This has been me over the last few days. To make it worse, I also set goals for family members and then feel frustrated when they don’t do what I want them to do when I want them to do it! Thankfully Mr Pilgrim is an exceptionally patient and kind man.


Writing about the present is harder than writing about the past. It’s easier to tell my stories of mistakes, triumphs and growth from the vantage point of the conclusion, when the problem or difficult situation is over. In the midst of a storm (when I’m feeling anxious, fearful or panicky, my thinking is negative, my self-esteem is low or there’s a dark cloud over me), I hide away and isolate myself. I’m too raw, messy and embarrassed to tell people what’s really going on. I don’t want to be defined or stereotyped by my struggles and I don’t want to hurt or burden people.

Yet, I am beginning to see there is such power in being honest about my present circumstances. The process of being authentic and vulnerable helps me to find healing and hope.

So this year hasn’t started as I would have wanted but hopefully I have made a little bit of progress in being less of a perfectionist.

Christian · mental health

Past Perfect

As we begin a new calendar year, diaries and journals have pristine pages. Potential awaits. I used to love the excitement of a new exercise book at school with its blank leaves. I’d endeavour to keep it ‘perfect’ but I’d make mistakes and soon – in my eyes – the book would be ruined. Yet, the mistakes were part of my learning. I still feel the thrill of a new notebook with its empty pages and potential. A friend has been given this beautiful daily journal for Christmas.


It’s so stunning I’d be afraid to use it for fear of spoiling it but its purpose is to be written in, with words spelt incorrectly, sentences crossed out and tear-stained pages. It’s a tool to help us grow and it doesn’t have to look perfect. 

As a young girl, I read and re-read many of the boarding school classics: Malory Towers, St Clare’s and the Chalet Girls. These schools had prefects – an unfamiliar word which I misread for a while as ‘perfects’. I wanted to be ‘a perfect’. I still want to be ‘perfect’.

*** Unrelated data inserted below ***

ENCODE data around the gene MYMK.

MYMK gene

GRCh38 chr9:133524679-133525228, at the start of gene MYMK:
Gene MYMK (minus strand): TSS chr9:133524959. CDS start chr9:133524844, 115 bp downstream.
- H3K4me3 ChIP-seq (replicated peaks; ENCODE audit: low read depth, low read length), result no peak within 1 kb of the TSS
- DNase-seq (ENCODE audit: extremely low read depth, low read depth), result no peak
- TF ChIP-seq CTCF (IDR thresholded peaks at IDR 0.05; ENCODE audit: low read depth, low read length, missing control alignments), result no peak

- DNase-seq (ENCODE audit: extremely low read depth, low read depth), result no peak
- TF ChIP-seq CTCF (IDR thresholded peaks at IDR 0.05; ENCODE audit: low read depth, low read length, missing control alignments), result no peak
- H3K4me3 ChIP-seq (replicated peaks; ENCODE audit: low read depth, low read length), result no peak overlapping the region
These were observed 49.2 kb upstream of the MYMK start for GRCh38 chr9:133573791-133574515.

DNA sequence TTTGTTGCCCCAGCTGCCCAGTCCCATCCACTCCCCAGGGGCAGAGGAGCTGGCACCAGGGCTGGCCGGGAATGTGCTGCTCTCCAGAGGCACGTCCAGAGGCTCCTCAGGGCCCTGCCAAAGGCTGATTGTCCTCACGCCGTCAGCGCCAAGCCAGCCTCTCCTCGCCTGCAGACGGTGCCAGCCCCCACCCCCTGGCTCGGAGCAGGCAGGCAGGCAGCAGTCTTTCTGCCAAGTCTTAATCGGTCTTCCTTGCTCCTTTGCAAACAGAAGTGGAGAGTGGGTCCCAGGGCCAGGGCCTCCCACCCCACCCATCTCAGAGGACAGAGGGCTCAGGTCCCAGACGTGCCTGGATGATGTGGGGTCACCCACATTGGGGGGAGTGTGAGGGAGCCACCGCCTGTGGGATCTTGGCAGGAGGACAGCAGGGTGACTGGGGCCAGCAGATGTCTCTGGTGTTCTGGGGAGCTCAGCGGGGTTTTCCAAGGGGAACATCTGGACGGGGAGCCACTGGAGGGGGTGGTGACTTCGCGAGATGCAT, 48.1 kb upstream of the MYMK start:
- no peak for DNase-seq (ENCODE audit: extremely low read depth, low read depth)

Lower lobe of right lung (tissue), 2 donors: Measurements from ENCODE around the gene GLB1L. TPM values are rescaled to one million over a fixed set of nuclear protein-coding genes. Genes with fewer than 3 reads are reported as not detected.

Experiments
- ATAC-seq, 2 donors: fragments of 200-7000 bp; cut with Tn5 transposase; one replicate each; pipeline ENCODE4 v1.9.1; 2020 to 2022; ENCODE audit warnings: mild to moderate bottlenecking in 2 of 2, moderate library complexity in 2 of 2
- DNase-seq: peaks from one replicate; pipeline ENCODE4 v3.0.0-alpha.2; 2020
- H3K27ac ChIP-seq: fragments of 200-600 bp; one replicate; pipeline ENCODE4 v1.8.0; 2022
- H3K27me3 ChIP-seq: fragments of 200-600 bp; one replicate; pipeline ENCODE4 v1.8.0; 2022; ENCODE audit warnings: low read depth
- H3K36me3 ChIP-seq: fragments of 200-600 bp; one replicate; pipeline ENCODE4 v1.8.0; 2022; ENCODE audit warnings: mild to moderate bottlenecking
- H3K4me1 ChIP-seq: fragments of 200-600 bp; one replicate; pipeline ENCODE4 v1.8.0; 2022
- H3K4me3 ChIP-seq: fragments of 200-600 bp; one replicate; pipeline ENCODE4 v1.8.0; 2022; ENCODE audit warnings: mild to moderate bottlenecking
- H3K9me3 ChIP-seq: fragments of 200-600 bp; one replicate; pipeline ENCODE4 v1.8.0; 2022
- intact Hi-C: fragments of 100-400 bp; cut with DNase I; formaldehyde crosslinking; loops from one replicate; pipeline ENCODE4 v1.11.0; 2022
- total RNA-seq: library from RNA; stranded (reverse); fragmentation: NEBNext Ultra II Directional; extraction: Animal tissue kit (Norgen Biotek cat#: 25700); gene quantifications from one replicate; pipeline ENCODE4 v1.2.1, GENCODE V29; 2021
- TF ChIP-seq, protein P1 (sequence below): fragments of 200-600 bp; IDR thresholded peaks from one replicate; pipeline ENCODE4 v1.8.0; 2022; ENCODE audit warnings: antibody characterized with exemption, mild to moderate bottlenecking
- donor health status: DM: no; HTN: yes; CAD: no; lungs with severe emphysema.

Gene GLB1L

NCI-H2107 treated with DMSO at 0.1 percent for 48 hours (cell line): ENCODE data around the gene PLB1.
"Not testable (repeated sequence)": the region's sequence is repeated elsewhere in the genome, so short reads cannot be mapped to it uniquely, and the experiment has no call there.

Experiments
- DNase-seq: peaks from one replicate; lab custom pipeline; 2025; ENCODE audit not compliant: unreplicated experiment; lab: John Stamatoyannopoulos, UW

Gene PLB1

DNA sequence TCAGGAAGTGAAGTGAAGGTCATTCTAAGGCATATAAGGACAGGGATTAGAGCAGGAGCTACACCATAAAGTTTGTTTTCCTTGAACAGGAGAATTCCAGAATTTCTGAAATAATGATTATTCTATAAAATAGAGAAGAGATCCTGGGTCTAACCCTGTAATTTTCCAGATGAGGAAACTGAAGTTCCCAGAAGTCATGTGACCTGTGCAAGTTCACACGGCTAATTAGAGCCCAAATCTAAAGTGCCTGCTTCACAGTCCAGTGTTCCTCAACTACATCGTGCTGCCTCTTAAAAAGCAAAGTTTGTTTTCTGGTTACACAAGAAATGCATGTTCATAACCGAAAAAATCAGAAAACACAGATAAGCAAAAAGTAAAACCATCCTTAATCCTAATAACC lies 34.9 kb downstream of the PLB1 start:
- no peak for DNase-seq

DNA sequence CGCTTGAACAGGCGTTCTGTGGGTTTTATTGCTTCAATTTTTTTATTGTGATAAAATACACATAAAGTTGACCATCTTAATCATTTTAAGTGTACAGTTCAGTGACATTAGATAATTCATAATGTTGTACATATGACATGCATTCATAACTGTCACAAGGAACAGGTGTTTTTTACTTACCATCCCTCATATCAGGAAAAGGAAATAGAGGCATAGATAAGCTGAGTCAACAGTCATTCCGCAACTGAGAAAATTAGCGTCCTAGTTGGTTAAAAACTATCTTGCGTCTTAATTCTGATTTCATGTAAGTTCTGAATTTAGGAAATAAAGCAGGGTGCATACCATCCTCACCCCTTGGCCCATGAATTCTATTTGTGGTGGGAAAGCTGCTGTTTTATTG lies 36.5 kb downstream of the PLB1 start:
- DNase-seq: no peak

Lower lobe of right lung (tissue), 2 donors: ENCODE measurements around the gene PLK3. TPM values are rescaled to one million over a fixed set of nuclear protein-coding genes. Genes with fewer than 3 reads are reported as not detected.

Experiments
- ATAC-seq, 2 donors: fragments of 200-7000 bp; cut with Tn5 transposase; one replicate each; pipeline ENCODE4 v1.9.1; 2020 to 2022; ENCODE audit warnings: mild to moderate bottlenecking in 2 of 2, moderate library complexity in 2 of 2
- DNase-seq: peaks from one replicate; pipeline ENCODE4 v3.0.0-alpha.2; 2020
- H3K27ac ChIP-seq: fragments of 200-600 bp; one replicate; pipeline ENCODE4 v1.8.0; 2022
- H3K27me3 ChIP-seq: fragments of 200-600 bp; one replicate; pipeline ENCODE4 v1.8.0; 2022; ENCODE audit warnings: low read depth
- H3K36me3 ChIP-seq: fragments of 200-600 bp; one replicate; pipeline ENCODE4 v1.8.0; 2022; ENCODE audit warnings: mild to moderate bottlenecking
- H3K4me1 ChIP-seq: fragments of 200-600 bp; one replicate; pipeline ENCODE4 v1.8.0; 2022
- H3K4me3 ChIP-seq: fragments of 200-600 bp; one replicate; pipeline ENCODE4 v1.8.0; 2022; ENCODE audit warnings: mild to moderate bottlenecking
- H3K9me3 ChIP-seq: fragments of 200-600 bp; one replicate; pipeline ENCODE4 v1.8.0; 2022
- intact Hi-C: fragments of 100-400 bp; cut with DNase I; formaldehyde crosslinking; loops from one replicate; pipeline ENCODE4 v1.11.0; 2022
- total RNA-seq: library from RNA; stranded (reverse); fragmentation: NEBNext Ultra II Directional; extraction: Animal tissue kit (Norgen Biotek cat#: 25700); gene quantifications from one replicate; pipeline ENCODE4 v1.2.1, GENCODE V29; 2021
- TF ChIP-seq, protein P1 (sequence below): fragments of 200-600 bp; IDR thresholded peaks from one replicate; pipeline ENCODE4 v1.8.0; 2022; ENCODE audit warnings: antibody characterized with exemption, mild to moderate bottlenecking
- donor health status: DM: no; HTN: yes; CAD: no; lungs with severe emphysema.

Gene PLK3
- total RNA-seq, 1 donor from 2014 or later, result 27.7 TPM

I’ve been reading The Perfectionism Book by Will van der Hart and Rob Waller. They describe perfectionism as:

  1. Setting impossibly tough goals or high standards that can never practically be achieved.
  2. Continuing to pursue these goals despite evidence of harm, usually to our own emotional health.
  3. Basing our self-esteem partly or completely on whether we have met these goals.

This sounds a lot like me. I often feel under pressure to be a perfect parent with perfect children, to not make any mistakes at work, and to have a flawless house. But nothing and nobody is ever perfect – and I’m slowly learning that’s okay!! I experienced a small moment of liberation recently when I read in the New Baby Survival Guide: ‘We’re all just sinners raising sinners’ or to put it another way ‘I’m not perfect and I’m raising children who aren’t perfect either‘. 

My friend who blogs here writes: ‘People now think that if we verbally share our intentions to change – this makes us more likely to succeed and if we change with someone else this makes success even more likely‘.

So here are my intentions to change – guidelines (not rules!) I’m going to try and follow this year:

  • Pray I will understand God’s grace more deeply – his love for me doesn’t depend on my performance or achievements
  • Try new things I won’t be very good at (I’m planning to do Go Ape and go canoeing when on holiday)
  • Give myself permission to make mistakes
  • Aim to receive criticism without being defensive, maybe even ask for feedback
  • Continue to bat back the negative thoughts saying ‘I am a rubbish parent’ when I do make a mistake or am having a bad day
  • Be vulnerable – I love this quote from Brene Brown which I read in The Perfectionism Book:

Vulnerability is the birthplace of love, belonging, joy, courage, empathy, and creativity. It is the source of hope, empathy, accountability, and authenticity. If we want greater clarity in our purpose or deeper and more meaningful spiritual lives, vulnerability is the path.’

I’m hoping these reflections will be a tool to help me become less perfectionistic and more free to be the person God created me to be.